“According to the Local Government Association (LGA), the long-term funding crisis means local government will continue to face an overall funding gap of £5.8bn by 2020 and that more than two thirds of the 375 councils in England and Wales will be forced to find millions in savings to plug the funding gaps in 2017/18.”

This was put into stark context with a warning from the Leader of Liverpool Council that:

‘…even if he closed all 19 libraries in the city and its nine sports centres, stopped maintaining its 140 parks, halted all highway repairs and street cleaning and switched off 50,000 streetlights, he would save only £68m—which is £22m short of what he must cut by 2020. So there will have to be a further 10% reduction in the social-care budget.’

Many other councils are facing equally unenviable choices, which is the consequence of a path determined by the coalition government in 2010. According to the government, at the start of the 2010 almost 80% of council expenditure was financed by the central government grant but by 2020 this will have reduced to 5% with the ultimate aim that it will disappear altogether.

The consequences for libraries are obvious, with a litany of severe cuts from all around the country, and figures showing that UK libraries had lost £25m from their budgets in just one year. Nick Poole has warned that library closures will double unless immediate action is taken, stating that:

“We have already lost 340 libraries over the past eight years and we think that unless immediate action is taken, we stand to lose the same number over the next five years.”

This leaves bodies like the Libraries Taskforce, SCL and ACE in a difficult position. Tasked with developing libraries it seems the best that can be assumed is a slow rout with an eventual retreat in many areas to the consolidation of a central library underpinned by varying levels and quality of community provision.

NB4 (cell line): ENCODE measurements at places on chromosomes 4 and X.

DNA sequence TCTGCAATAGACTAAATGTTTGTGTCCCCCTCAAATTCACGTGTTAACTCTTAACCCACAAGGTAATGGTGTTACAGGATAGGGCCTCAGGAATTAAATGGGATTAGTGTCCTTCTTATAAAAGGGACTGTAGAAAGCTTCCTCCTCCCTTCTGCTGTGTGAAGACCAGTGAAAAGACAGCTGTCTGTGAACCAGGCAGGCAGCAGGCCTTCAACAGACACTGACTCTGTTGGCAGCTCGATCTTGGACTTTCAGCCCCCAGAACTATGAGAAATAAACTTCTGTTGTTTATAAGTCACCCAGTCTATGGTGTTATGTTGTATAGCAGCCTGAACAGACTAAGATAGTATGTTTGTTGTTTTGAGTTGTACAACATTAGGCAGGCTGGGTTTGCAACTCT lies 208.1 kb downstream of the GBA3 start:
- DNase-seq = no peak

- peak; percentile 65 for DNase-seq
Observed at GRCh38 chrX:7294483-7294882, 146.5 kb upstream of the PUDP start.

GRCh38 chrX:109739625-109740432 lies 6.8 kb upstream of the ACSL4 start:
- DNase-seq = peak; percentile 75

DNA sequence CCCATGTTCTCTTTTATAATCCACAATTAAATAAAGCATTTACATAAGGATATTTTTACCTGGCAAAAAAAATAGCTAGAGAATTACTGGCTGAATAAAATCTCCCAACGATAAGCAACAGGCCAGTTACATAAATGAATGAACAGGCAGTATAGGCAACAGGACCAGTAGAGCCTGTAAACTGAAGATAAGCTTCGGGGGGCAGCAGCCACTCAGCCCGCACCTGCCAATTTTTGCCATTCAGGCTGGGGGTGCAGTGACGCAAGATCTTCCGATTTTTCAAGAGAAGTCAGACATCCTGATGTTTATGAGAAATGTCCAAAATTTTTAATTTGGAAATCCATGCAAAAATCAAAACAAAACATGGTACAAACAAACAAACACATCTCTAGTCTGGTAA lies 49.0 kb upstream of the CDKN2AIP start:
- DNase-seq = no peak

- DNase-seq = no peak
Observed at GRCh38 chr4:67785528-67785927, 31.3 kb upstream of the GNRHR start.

I am reminded of the image of the Little Dutch Boy holding back the incoming flood, with the Taskforce vainly attempting to stop the torrent of cuts while the dyke around them steadily spouts leaks labelled Kirklees, Plymouth, Walsall, West Berkshire, Bristol, Bury, Lancashire…the difference being, in the story at least, the Little Dutch Boy was successful at plugging the gap!

Or to use a bleaker literary reference the sector is ‘not waving but drowning.’

Unfortunately, the Taskforce is operating to a deeply flawed report that is hopelessly outdated just a mere two years on, with little in Ambition to offer concrete help or financial support. But most of all it is curtailed by political intransigence.

To a large extent the malaise goes even deeper than just funding. Councils have shown themselves to be unimaginative at best and inept at worse when dealing with library services. Parochial to an incomprehensible degree, very little has been done to genuinely merge services across boundaries or treat them as part of a national infrastructure. Localism is part of the problem not the solution.

But let me end on a positive note, which is the re-launch of the All Party Parliamentary Group for Libraries. So welcome to the new Chair, Gill Furniss MP, who stated that:

“I was brought up on a council estate in Sheffield and my dad was a reader. When I was four he took me with him to the public library and it was like walking into an Aladdin’s cave…If my dad hadn’t taken me to that library I do not think I would be stood here as a Member of Parliament for Sheffield Brightside and Hillsborough. I’ve got my career and the knowledge it gave me which drove me on to go and get a degree and eventually become a Councillor.”